About Premature Ovarian Failure (POF)

on Wed 23 Nov


Premature ovarian failure – or primary ovarian insufficiency refers to failure of the ovaries to produce the required amount of oestrogen before the age of 40.  It affects 1% of women in the UK


POF is NOT the same as premature menopause. Women with POF may still have occasional periods and can even become pregnant unlike those who have experienced premature menopause. The most common cause of POF is as a side effect of chemotherapy treatment given for various malignant diseases in young women. However certain genetic disorders like Turners Syndrome are also associated with premature ovarian failure. If occurring spontaneously it is thought to be due to autoimmunity as POF is associated with certain autoimmune diseases such as Hashimoto’s thyroiditis.



Confusion often arises because the signs and symptoms of POF are similar to those during menopause:


  • hot flushes
  • night sweats
  • palpitations
  • headaches
  • difficulty in concentrating
  • weight gain
  • dryness of the vagina and painful intercourse
  • urgency and stress incontinence.


Long term consequences

Women with premature menopause are at increased risk of low bone density, early onset osteoporosis and fractures.


Given the high risk of infertility it is not perhaps surprising that many POF patients suffer from high levels of depression, perceived stress, sexual difficulties and lower levels of self-esteem & life satisfaction compared to the general population.


Premature menopause is also associated with an increased risk of premature cardiovascular disease and stroke.


Getting a Diagnosis

If you haven’t had a period for three months of more you should see your GP to identify the cause. They will then carry out a series of blood tests. A persistently raised FSH and LH with a low oestradiol level is required for the diagnosis.



In order to provide bone protection, hormone replacement therapy (HRT) is usually prescribed.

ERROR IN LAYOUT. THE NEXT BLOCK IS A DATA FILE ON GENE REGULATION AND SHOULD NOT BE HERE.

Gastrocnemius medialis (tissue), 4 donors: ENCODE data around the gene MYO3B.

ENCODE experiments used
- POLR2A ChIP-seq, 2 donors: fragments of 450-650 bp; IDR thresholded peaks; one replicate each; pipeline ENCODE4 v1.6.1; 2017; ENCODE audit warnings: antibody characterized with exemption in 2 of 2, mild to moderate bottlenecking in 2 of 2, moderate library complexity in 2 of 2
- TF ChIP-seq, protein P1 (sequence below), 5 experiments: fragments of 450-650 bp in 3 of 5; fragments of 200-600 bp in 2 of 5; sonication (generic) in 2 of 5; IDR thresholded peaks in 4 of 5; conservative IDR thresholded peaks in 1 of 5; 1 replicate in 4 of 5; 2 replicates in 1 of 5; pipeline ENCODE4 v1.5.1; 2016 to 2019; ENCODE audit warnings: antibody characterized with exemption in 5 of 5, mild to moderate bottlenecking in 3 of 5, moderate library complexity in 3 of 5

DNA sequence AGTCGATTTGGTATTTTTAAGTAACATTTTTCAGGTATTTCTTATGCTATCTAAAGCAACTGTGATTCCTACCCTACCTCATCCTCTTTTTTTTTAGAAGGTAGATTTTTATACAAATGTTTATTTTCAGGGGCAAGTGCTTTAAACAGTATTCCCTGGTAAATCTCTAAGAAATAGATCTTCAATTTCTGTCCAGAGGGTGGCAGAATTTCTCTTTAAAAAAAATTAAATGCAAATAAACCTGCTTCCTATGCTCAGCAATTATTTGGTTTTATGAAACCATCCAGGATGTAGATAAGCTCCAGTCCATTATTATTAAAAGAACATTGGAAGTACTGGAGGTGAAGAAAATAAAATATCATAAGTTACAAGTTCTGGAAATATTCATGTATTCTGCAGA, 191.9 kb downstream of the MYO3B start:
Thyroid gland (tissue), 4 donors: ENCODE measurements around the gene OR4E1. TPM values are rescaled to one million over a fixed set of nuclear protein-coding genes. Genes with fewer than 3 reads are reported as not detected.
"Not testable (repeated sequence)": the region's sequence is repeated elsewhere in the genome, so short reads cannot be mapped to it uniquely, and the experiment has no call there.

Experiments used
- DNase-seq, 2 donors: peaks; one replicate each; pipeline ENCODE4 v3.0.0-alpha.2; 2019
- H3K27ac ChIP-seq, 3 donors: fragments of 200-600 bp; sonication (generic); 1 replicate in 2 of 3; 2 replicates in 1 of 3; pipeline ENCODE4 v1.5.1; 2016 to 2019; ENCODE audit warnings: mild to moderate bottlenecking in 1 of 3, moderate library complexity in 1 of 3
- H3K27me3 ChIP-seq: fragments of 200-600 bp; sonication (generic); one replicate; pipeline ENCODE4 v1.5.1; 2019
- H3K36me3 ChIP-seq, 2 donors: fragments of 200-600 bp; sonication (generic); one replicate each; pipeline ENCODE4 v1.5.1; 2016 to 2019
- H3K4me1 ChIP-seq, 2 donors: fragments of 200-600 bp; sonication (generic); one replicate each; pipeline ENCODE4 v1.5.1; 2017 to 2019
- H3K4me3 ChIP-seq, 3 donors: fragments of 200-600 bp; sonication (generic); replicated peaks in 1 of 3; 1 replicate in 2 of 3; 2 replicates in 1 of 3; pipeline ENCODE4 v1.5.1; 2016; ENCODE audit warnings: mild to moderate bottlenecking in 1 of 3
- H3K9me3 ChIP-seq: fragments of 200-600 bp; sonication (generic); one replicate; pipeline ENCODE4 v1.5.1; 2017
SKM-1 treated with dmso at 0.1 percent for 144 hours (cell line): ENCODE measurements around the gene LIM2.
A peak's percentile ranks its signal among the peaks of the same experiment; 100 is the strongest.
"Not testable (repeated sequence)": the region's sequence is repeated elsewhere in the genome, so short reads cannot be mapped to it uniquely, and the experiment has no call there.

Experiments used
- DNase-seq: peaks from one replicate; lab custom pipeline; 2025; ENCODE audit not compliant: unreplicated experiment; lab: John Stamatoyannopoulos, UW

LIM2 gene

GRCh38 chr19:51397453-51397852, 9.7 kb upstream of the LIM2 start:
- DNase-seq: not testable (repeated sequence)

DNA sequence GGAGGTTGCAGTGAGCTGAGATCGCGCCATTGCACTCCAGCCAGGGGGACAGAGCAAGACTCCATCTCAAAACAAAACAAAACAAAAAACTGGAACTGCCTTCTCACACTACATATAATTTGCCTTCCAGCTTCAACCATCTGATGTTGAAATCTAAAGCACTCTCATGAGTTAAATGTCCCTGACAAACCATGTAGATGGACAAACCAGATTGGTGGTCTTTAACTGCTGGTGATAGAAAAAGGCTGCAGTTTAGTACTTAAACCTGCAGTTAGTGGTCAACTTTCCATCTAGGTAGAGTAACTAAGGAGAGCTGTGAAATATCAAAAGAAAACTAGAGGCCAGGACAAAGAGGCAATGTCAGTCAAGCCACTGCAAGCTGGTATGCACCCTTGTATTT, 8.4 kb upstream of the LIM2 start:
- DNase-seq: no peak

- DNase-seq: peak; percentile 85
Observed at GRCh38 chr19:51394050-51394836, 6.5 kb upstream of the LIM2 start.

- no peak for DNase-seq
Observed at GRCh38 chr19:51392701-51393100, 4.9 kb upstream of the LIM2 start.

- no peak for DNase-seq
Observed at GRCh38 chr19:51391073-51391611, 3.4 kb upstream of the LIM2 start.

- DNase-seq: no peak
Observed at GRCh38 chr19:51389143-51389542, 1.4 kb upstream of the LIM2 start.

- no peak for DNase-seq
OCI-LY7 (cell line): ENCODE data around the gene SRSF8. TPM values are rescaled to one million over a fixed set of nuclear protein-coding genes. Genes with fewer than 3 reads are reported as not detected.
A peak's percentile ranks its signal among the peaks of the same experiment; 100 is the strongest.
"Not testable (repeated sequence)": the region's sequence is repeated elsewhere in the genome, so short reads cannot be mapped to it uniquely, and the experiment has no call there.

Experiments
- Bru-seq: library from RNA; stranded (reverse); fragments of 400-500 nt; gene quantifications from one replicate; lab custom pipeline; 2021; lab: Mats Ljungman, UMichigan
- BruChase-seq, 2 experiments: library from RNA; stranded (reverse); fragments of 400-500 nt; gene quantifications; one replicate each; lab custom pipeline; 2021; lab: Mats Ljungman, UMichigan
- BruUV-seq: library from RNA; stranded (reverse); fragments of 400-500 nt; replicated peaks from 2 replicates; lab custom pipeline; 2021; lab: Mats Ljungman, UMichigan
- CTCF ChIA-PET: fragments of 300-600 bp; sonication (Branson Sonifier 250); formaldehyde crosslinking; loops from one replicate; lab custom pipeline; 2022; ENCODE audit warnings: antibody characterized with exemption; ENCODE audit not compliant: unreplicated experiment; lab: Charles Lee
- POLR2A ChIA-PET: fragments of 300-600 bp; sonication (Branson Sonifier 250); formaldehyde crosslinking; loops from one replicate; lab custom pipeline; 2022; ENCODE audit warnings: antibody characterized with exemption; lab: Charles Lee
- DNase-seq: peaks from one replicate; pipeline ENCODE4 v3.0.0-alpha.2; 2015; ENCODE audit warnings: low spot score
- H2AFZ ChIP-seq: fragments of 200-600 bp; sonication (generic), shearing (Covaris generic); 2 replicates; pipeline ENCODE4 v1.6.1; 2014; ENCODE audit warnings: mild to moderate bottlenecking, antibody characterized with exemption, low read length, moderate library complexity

There is some evidence that this reduces the later development of cardiovascular disease, osteoporosis and possibly dementia. Clinical data also suggests that collagen changes (leading to increased ageing and wrinkles) may be minimised with oestrogen levels being boosted by HRT


Young women will require a higher dose of oestrogen than that used in older age groups in order to more closely match the natural hormone levels in their youth. Vitamin D and calcium may also be prescribed.


If you are have already been diagnosed with POF you might find the patient group The Daisy Network a very useful resource of support and advice. They can be found here 


If you would like to read more detailed information linked to studies around this condition please click this link





Although every effort is made to ensure that all health advice on this website is accurate and up to date it is for information purposes and should not replace a visit to your doctor or health care professional.


As the advice is general in nature rather than specific to individuals Dr Vanderpump cannot accept any liability for actions arising from its use nor can he be held responsible for the content of any pages referenced by an external link.



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